Later, in the church hall, we had tea and coffee and sandwiches, and chatted to relatives we last spoke to at the last funeral. RaRa got tired and hungry, so my aunt Janet fetched a bag with food and a bib from her car, and my mother and I sat at one of the tables and fed the baby before a familiar aroma signalled that it was time to change her nappy. Life goes on, and the baton passes from mother to daughter, grandmother to granddaughter. I look forward to seeing the relationship between my daughter and my mother grow, and flourish in all sorts of interesting ways.

Here’s to the grandmothers who add so much to our lives, and to whom we owe so much.

Breastfeeding ruined my skin

The maternity shoot. The newborn shoot. Both of these are very fashionable. I see them posted on Facebook all the time, and a small part of me feels envious, even resentful. Every time.

I didn’t do either of these. I have hundreds of photos of RaRa, but I feature in almost none of them. I don’t have a single nice photo of myself with my baby.

I had a very good reason for not wanting to do a maternity or a newborn shoot. My skin is a disaster, and I don’t want anyone to see.

This is nothing new. I got my first pimples at the freakishly young age of seven, and it went downhill from there. I was 12 when I was put onto my first course of Roaccutane, and I’ve been on countless courses since. Before I came off the Pill, I was on a chronic low dose of a Roaccutane generic. Nothing else worked.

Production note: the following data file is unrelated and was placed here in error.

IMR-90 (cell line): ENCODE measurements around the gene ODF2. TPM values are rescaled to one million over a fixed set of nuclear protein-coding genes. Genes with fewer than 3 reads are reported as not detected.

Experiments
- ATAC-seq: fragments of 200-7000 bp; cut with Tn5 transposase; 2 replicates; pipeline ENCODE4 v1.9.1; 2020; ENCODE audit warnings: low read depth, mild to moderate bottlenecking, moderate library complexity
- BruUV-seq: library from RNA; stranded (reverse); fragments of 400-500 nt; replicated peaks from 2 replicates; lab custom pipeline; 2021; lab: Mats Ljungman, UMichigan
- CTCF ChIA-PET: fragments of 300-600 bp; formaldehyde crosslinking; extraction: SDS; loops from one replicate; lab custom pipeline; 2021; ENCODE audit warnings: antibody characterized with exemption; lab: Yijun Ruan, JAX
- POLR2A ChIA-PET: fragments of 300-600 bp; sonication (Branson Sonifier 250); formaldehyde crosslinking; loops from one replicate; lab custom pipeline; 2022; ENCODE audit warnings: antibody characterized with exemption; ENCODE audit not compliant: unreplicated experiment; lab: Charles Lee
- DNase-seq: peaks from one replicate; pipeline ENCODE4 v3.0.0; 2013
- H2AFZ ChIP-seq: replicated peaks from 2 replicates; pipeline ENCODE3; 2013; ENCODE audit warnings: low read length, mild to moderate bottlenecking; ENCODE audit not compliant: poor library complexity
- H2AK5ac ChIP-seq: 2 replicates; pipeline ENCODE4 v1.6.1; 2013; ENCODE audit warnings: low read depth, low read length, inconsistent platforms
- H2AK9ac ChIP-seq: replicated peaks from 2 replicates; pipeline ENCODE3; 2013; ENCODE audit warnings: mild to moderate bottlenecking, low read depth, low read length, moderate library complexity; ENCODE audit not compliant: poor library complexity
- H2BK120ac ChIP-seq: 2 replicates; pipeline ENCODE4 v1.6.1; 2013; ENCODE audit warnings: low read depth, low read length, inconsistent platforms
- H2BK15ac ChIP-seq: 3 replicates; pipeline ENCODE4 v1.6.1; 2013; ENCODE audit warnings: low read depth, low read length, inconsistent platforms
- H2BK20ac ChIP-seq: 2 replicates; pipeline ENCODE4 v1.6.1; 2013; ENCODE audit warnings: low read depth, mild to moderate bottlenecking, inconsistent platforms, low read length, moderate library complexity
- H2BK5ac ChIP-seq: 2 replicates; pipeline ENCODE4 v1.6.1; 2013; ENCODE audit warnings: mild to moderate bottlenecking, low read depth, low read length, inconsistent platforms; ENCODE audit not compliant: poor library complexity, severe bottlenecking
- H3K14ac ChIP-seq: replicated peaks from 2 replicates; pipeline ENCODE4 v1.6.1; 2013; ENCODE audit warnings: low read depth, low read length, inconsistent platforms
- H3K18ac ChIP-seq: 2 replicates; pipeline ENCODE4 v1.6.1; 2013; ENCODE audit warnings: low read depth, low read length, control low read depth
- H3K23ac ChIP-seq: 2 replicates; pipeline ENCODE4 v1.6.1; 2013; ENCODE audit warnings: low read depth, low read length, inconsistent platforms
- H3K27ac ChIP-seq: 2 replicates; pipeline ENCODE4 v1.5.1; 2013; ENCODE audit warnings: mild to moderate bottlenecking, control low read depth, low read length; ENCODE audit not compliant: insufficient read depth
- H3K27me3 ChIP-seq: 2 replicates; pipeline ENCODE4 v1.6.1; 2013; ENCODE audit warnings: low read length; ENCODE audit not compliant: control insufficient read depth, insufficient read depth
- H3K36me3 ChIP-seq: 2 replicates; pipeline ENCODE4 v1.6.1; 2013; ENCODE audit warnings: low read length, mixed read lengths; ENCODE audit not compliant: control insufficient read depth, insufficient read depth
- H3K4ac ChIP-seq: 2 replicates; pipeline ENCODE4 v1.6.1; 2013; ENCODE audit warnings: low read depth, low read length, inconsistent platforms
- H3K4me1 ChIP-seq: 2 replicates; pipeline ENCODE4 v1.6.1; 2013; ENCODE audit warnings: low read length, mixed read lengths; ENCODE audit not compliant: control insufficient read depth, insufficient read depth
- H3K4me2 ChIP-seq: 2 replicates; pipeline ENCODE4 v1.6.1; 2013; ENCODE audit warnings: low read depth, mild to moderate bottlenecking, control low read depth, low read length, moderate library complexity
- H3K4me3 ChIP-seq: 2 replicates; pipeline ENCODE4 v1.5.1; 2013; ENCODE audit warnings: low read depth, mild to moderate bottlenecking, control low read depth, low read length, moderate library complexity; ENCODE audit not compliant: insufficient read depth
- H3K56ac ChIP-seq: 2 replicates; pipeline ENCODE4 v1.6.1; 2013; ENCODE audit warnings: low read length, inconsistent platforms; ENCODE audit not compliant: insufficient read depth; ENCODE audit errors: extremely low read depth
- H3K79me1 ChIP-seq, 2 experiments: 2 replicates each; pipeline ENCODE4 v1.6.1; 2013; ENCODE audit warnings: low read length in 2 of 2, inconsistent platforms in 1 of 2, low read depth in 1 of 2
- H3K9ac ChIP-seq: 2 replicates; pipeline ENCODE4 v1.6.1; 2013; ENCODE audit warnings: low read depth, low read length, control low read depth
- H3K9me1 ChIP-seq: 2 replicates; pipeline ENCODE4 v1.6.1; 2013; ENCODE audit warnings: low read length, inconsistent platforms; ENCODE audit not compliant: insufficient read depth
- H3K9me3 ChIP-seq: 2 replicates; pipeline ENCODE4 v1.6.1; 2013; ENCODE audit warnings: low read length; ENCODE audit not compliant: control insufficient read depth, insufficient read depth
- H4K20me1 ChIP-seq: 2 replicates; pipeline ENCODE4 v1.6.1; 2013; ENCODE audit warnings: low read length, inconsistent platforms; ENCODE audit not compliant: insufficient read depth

The first zits soon appeared after I stopped taking contraception, and it only got worse when I fell pregnant. Now my epidermis is faced with a double whammy: not only can I not take Roaccutane (its safety while breastfeeding has not been established), but contraception I’m taking – the mini-pill, which prevents pregnancy while not impacting negatively on breastmilk production – is an acne bomb.


I hate the way I look most days. I feel ugly, and because I’m now in a category where it’s permissible to look like shit, I’ve let myself go. Before I go to the office, I put on the barest minimum of makeup. I live in leggings.  I keep cover sticks in my car to plaster over the zits, though I know it probably makes them even more obvious. I am pretty sure that people talk behind my back. It’s not normal for a woman in her 40s to have skin like a 16 year old – for all the wrong reasons. (“You should pamper yourself,” my mother-in-law told me when I last visited. I know what this is code for.)

RaRa has almost certainly inherited this particularly shitty problem. I hope that by the time she gets her first pimple, there will be a treatment other than a drug that causes long-term liver damage.

In the mean time, I can have decent skin, or I can breastfeed my baby. But I can’t have both.